Sunrise run

There is something quite special about an early morning run. I love the quietness. The solitude.

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An early start. Cool and clear as I head out in the darkness. Steady, steady, run for an hour, no hassle, no pressure.

The tarmac glistened and Jack Frost had been skating over the car windscreens as I rolled my shoulders and got my legs moving along my street and out along the coast.

I was weary, feeling the effects of a tough training session the day before, and then the stiff, creeping stillness of a day sitting in front of a screen. But I’d put my kit out ready, roused myself to the alarm and got out of the door before my brain really cottoned on to what was happening.

There is something quite special about an early morning run. I love the quietness. The solitude. The sense that I’m experiencing something that others miss.

My thoughts drift easily as I head out towards the lighthouse, wondering if I’m in the right time frame to spot the International Space Station in the clear sky.

I warm into my stride, try to pick up my feet when I hear them slapping down and feel the pull on my calf muscles. Easy, easy, call it base training.

The familiar tingle of pins and needles in my right foot. No matter how gently I ease my laces, I get this on longer runs until my trainers are well worn in. As I turn back, I walk a few steps and shake it out.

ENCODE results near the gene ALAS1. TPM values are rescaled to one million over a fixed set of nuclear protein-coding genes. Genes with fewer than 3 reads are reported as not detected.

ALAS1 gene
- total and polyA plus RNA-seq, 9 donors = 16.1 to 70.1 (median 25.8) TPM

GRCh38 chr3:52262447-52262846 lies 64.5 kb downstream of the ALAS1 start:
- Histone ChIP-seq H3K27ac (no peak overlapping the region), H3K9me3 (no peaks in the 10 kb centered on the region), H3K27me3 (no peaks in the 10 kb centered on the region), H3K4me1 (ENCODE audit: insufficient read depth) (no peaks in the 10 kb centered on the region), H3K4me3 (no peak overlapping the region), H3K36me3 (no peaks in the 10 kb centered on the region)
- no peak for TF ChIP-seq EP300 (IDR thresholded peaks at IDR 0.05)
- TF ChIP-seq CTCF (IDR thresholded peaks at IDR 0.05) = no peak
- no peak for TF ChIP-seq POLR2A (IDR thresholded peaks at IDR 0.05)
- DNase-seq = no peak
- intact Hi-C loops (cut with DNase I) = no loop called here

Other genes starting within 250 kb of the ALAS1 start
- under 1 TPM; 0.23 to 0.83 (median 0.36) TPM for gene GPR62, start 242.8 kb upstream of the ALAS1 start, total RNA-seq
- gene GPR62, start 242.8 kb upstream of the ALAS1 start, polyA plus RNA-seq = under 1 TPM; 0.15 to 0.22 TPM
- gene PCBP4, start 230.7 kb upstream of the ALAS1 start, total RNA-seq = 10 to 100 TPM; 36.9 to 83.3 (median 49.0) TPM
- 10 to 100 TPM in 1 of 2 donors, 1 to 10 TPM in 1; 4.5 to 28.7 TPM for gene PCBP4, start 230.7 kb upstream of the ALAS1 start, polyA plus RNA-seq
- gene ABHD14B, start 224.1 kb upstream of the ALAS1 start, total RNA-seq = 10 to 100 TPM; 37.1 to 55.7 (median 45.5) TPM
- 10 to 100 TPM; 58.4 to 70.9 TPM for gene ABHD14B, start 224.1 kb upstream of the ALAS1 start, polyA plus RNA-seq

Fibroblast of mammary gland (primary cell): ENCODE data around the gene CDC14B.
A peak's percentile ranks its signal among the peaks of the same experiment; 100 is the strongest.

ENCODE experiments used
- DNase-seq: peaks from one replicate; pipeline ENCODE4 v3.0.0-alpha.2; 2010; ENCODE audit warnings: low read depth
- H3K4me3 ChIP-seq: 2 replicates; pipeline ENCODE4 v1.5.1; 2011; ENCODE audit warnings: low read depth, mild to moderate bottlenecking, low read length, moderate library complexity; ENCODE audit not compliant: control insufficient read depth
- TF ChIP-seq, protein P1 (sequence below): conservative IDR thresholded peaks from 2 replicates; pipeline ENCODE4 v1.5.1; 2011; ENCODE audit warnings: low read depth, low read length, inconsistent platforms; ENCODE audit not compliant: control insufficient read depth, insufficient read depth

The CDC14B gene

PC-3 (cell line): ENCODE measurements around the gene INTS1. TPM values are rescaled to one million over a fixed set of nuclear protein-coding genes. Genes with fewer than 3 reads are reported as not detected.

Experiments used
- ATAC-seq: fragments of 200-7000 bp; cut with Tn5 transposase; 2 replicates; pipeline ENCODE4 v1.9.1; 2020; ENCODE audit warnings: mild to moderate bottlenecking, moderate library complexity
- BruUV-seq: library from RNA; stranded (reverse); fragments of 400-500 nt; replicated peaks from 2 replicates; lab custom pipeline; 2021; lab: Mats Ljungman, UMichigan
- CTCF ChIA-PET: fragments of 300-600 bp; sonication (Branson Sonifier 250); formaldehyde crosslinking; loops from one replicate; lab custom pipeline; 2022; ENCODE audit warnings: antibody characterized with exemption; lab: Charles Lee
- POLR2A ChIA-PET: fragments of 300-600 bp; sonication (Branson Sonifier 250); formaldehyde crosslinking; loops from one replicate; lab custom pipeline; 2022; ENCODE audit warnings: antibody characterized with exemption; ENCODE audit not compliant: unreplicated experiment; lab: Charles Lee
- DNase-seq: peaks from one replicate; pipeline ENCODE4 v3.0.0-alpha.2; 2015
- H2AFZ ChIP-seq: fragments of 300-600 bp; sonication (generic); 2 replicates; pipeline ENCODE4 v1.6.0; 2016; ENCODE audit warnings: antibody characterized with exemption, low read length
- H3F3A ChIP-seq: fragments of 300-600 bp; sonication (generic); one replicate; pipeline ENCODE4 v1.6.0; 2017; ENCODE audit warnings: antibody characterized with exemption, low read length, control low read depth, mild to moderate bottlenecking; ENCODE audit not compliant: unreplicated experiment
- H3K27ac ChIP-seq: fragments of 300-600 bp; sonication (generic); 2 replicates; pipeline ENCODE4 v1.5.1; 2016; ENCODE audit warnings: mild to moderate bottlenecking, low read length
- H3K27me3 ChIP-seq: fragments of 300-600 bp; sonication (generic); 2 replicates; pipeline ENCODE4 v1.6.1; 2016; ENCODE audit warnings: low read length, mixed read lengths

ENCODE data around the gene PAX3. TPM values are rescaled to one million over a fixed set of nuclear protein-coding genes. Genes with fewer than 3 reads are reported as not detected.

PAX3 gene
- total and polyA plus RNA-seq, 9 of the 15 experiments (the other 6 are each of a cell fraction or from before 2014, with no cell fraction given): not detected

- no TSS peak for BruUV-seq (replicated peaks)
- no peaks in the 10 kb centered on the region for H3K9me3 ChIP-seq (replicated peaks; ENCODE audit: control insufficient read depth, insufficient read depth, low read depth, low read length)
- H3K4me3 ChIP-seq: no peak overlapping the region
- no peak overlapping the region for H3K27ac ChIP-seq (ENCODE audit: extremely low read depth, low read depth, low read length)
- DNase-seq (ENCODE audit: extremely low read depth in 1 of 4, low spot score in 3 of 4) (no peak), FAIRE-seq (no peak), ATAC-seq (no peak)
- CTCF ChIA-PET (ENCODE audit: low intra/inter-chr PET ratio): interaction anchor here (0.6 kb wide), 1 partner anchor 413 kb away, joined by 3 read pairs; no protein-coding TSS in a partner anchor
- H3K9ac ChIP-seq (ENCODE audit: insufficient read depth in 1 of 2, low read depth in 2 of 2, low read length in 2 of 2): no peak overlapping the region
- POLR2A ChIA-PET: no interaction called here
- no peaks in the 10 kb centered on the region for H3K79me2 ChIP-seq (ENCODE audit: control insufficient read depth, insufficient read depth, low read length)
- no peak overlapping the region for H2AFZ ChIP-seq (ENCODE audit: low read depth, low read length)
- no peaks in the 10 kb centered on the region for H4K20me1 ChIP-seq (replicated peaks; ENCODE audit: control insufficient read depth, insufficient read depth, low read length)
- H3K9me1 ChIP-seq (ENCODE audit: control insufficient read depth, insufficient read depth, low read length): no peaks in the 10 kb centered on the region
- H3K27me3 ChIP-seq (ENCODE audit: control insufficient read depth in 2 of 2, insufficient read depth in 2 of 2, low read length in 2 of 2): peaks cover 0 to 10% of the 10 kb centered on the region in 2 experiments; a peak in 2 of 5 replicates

I’m wrapped up in long tights, long sleeved top, gloves and a hat, but as so often on this route, if I feel warm in one direction, I’m glad of the layers in the other. Today it’s as I turn, I feel there is a chill wind after all and now it’s in my face.

photo (1)But the light is lifting as I run into the sunrise, and even out early along this stretch I’m never alone. Runners pass with good morning greetings, recognising the shared experience of braving the darkness and finding this time.

I stop for a few seconds and take a photo as the gold begins to lift over the North Sea – flat, calm and gentle against the cold sands today, a contrast to the churning grey of recent days.

Back home for a warm shower, porridge and my day proper to begin. Already it’s been a success. My legs may ache and my body may stiffen as I spend much of the rest of it in a chair in front of a screen, but it started with a run with the sunrise.

Author: The Scribbler

I'm a writer, based in the North East of England. In my working life I give a human voice to business communications. As well as writing, reading and language, I enjoy running and triathlons and I often write about races and events in the North East

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